Before your EUS, you will be given certain specific instructions to help yourself prepare for the procedure. It is important to follow these instructions carefully.

In general, these instructions include: 

  1. Fasting before EUS - patients are usually required to fast ≥ 6h before the procedure.
  2. Bowel preparation (if EUS is done in the rectal area) - you may be asked to take a laxative/enema beforehand and to follow a liquid diet a day or two before the procedure. This will help to clear the bowel before the procedure so that a clear, clean and detailed view can be obtained.
  3. To stop taking certain medications - these include blood thinners, which can increase the risk of bleeding during EUS, especially if an FNA is being performed. Your doctor will further discuss your medication regime for the few days before the EUS with you, as this is very patient dependent.
  4. Plan ahead before your discharge - make arrangements to have someone accompany you home after the procedure. As sedation is used in EUS to help relax patients and minimise discomfort, you should refrain from driving immediately after discharge as the effects of sedative medications tend to last for several hours post-EUS. Some medical leave will be given.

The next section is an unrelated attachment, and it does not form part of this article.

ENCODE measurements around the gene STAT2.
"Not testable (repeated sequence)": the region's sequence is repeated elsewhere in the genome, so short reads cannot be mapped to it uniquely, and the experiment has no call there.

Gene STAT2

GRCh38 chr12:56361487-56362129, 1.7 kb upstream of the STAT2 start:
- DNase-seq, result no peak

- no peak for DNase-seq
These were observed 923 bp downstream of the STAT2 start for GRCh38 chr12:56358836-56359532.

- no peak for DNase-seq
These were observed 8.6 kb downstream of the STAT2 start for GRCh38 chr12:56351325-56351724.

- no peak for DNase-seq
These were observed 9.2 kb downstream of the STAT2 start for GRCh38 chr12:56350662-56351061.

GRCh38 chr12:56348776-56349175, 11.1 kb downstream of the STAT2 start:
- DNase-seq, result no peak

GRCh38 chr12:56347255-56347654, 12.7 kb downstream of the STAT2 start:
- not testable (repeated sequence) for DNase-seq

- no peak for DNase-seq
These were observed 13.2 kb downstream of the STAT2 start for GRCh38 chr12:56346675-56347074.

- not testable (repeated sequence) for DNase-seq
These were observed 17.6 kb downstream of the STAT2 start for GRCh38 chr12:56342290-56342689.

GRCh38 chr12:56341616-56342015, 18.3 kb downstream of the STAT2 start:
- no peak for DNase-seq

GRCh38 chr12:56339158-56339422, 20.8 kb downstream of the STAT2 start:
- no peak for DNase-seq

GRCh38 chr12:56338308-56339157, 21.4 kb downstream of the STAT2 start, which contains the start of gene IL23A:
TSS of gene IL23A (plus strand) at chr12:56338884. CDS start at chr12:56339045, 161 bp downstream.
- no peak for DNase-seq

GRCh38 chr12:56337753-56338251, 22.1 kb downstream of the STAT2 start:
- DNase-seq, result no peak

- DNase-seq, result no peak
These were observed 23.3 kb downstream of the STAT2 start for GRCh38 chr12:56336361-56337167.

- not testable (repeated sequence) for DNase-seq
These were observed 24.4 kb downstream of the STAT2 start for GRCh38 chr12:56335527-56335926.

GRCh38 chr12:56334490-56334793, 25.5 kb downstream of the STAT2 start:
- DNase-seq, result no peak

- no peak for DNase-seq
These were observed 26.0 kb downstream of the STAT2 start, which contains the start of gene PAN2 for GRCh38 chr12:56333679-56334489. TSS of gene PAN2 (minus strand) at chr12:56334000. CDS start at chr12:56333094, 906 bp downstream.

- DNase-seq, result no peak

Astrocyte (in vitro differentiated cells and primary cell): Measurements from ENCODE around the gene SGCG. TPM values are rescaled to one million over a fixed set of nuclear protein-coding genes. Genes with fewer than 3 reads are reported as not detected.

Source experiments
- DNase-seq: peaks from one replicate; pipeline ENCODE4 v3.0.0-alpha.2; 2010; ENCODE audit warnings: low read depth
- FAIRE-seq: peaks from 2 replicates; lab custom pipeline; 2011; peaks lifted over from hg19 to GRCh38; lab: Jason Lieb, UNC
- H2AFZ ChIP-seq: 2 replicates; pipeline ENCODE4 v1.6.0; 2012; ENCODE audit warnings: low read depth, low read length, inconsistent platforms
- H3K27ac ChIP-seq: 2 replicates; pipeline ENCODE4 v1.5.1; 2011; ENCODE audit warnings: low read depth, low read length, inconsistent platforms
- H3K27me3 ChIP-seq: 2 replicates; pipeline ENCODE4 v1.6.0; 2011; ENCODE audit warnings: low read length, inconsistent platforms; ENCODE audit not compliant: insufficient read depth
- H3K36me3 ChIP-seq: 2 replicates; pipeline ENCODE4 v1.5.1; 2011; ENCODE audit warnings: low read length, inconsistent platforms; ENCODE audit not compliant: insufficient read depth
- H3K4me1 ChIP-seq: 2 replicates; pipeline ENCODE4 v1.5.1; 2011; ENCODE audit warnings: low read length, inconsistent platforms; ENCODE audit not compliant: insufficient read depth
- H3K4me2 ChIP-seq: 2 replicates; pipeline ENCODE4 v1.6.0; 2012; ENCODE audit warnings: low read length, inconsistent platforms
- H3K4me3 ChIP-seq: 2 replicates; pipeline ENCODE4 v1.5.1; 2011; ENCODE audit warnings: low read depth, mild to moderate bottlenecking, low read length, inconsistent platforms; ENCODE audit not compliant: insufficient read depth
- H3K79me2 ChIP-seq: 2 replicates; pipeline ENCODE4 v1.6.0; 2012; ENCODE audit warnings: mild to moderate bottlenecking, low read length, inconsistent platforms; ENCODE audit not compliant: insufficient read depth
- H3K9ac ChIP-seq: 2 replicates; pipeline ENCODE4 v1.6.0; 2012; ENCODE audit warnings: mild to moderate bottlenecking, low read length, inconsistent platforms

What can I expect for my EUS procedure?

Regardless of the indications for the procedure, the process of EUS remains largely the same. It is performed as a day procedure and patients can typically go home on the same day, around 2 hours after it is completed.

Prior to the procedure, sedation will be administered to help relax patients and minimise discomfort during the procedure. It is usually safe and will help you fall asleep. As EUS is performed inside your digestive tract, there will be no injury to the skin.

Once sedated, the EUS endoscope will be passed through your mouth or rectum, and the doctor will then observe the inside of your digestive tract through a standard monitor and an ultrasound monitor by the bedside.

If FNA is done, a small, thin needle will be inserted through the EUS endoscope and will emerge from the tip of the endoscope. Small tissue samples will be removed from your gut lining and will be sent to a laboratory for a pathologist to examine.